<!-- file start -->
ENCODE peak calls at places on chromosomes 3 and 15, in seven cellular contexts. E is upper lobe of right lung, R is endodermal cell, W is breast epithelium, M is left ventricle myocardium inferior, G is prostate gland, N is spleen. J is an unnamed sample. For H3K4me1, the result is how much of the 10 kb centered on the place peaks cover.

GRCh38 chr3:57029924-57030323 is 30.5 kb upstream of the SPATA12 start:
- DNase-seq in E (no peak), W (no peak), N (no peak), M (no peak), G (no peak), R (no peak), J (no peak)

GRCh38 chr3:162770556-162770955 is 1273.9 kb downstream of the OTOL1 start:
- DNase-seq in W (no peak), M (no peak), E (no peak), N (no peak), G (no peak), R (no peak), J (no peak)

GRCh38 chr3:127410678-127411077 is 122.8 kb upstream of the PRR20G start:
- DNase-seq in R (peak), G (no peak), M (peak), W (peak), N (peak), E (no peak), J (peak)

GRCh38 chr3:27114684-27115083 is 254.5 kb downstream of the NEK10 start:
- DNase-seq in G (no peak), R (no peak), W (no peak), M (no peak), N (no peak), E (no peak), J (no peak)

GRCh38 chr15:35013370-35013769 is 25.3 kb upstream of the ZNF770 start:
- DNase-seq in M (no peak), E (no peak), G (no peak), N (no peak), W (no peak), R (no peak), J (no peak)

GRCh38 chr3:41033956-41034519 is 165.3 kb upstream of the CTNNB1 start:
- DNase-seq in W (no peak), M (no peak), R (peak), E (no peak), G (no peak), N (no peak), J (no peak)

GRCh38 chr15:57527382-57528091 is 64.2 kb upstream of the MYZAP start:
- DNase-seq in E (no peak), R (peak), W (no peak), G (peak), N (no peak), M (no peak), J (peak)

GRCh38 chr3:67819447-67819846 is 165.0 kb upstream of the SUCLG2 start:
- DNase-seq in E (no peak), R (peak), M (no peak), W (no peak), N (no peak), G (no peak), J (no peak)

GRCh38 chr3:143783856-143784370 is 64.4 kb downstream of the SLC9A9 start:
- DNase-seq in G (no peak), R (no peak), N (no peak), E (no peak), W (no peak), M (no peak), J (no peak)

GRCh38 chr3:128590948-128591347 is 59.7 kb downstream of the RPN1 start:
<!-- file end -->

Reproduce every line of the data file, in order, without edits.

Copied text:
ENCODE peak calls at places on chromosomes 3 and 15, in seven cellular contexts. E is upper lobe of right lung, R is endodermal cell, W is breast epithelium, M is left ventricle myocardium inferior, G is prostate gland, N is spleen. J is an unnamed sample. For H3K4me1, the result is how much of the 10 kb centered on the place peaks cover.

GRCh38 chr3:57029924-57030323 is 30.5 kb upstream of the SPATA12 start:
- DNase-seq in E (no peak), W (no peak), N (no peak), M (no peak), G (no peak), R (no peak), J (no peak)

GRCh38 chr3:162770556-162770955 is 1273.9 kb downstream of the OTOL1 start:
- DNase-seq in W (no peak), M (no peak), E (no peak), N (no peak), G (no peak), R (no peak), J (no peak)

GRCh38 chr3:127410678-127411077 is 122.8 kb upstream of the PRR20G start:
- DNase-seq in R (peak), G (no peak), M (peak), W (peak), N (peak), E (no peak), J (peak)

GRCh38 chr3:27114684-27115083 is 254.5 kb downstream of the NEK10 start:
- DNase-seq in G (no peak), R (no peak), W (no peak), M (no peak), N (no peak), E (no peak), J (no peak)

GRCh38 chr15:35013370-35013769 is 25.3 kb upstream of the ZNF770 start:
- DNase-seq in M (no peak), E (no peak), G (no peak), N (no peak), W (no peak), R (no peak), J (no peak)

GRCh38 chr3:41033956-41034519 is 165.3 kb upstream of the CTNNB1 start:
- DNase-seq in W (no peak), M (no peak), R (peak), E (no peak), G (no peak), N (no peak), J (no peak)

GRCh38 chr15:57527382-57528091 is 64.2 kb upstream of the MYZAP start:
- DNase-seq in E (no peak), R (peak), W (no peak), G (peak), N (no peak), M (no peak), J (peak)

GRCh38 chr3:67819447-67819846 is 165.0 kb upstream of the SUCLG2 start:
- DNase-seq in E (no peak), R (peak), M (no peak), W (no peak), N (no peak), G (no peak), J (no peak)

GRCh38 chr3:143783856-143784370 is 64.4 kb downstream of the SLC9A9 start:
- DNase-seq in G (no peak), R (no peak), N (no peak), E (no peak), W (no peak), M (no peak), J (no peak)

GRCh38 chr3:128590948-128591347 is 59.7 kb downstream of the RPN1 start: